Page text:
Why Working Out is Good For You

What are the benefits of being physically active?

July 25, 2022

Dr. Donald Mull, DC

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Why Working Out is Good For You

What are the benefits of being physically active? For the most part, I think it is pretty safe to say we inherently know that exercising and being active is healthy. But in my experience with helping people become more confident and more physically active with less limitations, it has become clear to me that most people are paralyzed with uncertainty around this topic.

I mean, I don’t blame them. I spend most of my day thinking about this and dedicate hours each day consuming information on this topic and I am still just scratching the surface. 

Do you need to exercise in a gym to be healthy? Do you need to be a runner or go on runs to have a healthy heart? How much exercise do you need to be healthy?

There has been an incredible amount of resources poured into finding out questions in regards to physical activity including mass surveys including hundreds of thousands of people and studies that gather as many health points as possible of massive sample sizes in hopes to shed light on or discover any correlations/associations between health and physical activity. 

One of the most important steps to answering these questions is first to clearly define the topic of interest. With that being said, there are two things that I think are important to not only define but also make a distinction from one another; exercise and physical activity. 

According to the World Health Organization Physical activity refers to all movement including during leisure time, for transport to get to and from places, or as part of a person’s work. Exercise can be defined as activity requiring physical effort, carried out to sustain or improve health and fitness.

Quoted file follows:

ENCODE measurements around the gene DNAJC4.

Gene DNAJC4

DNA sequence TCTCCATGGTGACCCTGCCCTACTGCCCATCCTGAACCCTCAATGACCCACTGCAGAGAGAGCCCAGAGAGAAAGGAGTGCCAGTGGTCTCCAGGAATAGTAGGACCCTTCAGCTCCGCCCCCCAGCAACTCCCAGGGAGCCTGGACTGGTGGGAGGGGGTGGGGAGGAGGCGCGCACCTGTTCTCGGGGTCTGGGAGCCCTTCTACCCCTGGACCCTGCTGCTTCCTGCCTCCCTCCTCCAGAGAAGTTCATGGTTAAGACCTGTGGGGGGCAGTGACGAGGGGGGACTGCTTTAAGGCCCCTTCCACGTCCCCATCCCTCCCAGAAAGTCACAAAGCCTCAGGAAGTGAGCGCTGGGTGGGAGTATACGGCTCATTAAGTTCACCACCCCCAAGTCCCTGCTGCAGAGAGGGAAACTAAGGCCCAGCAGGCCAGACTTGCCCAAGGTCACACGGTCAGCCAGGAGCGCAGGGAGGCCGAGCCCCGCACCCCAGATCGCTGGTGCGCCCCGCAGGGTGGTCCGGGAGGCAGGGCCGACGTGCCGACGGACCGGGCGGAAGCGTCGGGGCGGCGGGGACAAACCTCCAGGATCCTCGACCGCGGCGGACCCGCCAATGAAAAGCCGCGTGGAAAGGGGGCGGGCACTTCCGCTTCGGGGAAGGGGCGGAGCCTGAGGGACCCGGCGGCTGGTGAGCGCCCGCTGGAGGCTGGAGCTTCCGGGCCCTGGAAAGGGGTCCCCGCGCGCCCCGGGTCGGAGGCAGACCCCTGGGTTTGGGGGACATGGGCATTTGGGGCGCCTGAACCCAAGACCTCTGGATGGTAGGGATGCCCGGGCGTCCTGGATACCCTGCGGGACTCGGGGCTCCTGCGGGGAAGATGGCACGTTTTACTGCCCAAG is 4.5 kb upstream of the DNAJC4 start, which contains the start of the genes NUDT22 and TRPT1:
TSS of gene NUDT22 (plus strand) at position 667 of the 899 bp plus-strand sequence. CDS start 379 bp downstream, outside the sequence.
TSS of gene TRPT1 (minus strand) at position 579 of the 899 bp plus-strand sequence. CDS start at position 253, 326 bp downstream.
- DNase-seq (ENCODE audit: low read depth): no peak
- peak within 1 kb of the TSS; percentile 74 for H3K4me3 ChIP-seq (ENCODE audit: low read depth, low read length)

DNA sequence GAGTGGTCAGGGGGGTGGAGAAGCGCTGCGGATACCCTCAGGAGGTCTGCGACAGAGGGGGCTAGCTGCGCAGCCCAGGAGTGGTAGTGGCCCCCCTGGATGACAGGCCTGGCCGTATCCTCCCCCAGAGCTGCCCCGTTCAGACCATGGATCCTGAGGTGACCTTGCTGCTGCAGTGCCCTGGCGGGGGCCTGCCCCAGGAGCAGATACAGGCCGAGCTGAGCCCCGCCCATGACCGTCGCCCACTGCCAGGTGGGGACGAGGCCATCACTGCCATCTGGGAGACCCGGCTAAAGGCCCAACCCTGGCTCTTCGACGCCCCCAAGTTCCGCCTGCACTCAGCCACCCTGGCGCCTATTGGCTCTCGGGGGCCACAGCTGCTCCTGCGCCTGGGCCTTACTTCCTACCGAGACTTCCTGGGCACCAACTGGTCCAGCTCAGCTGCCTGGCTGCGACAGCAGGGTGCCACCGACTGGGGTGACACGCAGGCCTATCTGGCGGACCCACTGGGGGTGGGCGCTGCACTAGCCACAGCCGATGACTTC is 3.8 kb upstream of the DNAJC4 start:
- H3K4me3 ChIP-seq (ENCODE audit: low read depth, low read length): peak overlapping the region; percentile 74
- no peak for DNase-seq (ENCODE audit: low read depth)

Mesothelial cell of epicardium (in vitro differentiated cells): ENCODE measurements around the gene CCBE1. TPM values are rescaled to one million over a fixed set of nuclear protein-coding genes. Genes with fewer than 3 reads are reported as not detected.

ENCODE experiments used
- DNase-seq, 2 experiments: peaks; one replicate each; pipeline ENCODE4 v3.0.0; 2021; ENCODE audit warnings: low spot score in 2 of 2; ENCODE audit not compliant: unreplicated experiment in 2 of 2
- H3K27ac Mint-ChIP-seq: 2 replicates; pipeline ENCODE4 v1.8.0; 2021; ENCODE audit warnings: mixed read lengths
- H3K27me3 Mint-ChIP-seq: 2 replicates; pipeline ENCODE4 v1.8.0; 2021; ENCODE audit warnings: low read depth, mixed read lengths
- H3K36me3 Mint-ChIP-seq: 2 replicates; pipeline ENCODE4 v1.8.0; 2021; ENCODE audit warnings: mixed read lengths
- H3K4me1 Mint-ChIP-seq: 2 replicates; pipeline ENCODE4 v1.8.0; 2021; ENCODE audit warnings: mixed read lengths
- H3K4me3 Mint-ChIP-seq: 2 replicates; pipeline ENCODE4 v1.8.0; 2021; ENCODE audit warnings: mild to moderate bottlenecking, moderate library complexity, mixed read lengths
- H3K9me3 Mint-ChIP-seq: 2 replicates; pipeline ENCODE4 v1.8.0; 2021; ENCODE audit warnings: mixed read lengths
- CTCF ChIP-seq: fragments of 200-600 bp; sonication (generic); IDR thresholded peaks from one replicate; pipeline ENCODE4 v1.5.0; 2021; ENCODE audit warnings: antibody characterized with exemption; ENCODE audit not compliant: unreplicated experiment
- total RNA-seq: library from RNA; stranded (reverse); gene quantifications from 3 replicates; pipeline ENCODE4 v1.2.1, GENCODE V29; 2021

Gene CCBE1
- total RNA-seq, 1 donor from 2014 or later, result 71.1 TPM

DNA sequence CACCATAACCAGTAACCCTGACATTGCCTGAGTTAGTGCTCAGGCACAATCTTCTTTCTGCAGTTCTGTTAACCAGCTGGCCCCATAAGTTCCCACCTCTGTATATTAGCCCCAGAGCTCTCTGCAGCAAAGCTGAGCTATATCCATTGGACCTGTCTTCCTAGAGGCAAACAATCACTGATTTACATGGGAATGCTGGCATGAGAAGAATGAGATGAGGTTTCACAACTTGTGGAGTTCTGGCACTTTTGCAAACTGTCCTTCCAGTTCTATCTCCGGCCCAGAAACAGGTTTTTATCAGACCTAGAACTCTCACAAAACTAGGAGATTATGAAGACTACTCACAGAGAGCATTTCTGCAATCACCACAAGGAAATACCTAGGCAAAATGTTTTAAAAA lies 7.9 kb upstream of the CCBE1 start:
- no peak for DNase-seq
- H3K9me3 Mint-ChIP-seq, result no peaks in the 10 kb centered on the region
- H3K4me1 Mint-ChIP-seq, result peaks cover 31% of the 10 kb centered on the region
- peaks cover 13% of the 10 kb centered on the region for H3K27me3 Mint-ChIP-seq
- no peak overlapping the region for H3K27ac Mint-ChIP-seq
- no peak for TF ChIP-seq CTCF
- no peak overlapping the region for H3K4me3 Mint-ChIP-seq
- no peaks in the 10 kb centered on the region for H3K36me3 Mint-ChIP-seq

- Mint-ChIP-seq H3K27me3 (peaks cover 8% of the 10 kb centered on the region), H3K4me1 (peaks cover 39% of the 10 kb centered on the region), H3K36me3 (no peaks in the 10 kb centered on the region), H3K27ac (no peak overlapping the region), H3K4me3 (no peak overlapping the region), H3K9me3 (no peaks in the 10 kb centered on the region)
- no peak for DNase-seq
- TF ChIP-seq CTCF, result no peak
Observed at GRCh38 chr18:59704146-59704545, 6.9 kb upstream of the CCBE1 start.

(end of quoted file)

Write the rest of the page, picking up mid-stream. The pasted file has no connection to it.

The difference there is intention. Physical activity can be unorganized without any intention of positively influencing health or acquiring skill whereas exercise is intentional physical effort to yield a positive outcome on skill acquisition or health outcome. 

I think this is an important distinction because both are beneficial to your health. Many people become discouraged or even anxious when the emphasis of health is placed upon exercise without prioritizing general physical activity. Exercise can become the source of emotional stress if one struggles to find time, equipment or resources to exercise. In my opinion exercise should be used to make physical activity more enjoyable and accessible (both with confidence and physical capability). 

There is no need to put extra pressure on yourself to exercise every single day. If you are strength training every major muscle group 2x a week, this is GREAT. Now go enjoy the physical activities you have afforded yourself. If you like to workout more than that, GREAT. 

So, how much physical activity is necessary to be healthy?

According to the World Health Organization, all adults should undertake 150-300 min of moderate-intensity, or 75-150 min of vigorous-intensity physical activity, or some equivalent combination of moderate-intensity and vigorous-intensity aerobic physical activity, per week (2x a week being strength training of all major muscle groups). Among children and adolescents, an average of 60 min/day of moderate-to-vigorous intensity aerobic physical activity across the week provides health benefits. The guidelines recommend regular muscle-strengthening activity for all age groups.

What are the benefits of Physical Activity?

The amount of positive effects of physical activity when compared to being sedentary is mind blowing. I won’t even waste my time attempting to convey the different ways exercise and physical activity positively influences our health… just let this list from the World Health Organization below sink in:

Regular physical activity can:

  • improve muscula and cardiorespiratory fitness;
  • improve bone and functional health;
  • reduce the risk of hypertension, coronary heart disease, stroke, diabetes, various types of cancer (including breast cancer and colon cancer), and depression;
  • reduce the risk of falls as well as hip or vertebral fractures; and
  • help maintain a healthy body weight.

In children and adolescents, physical activity improves: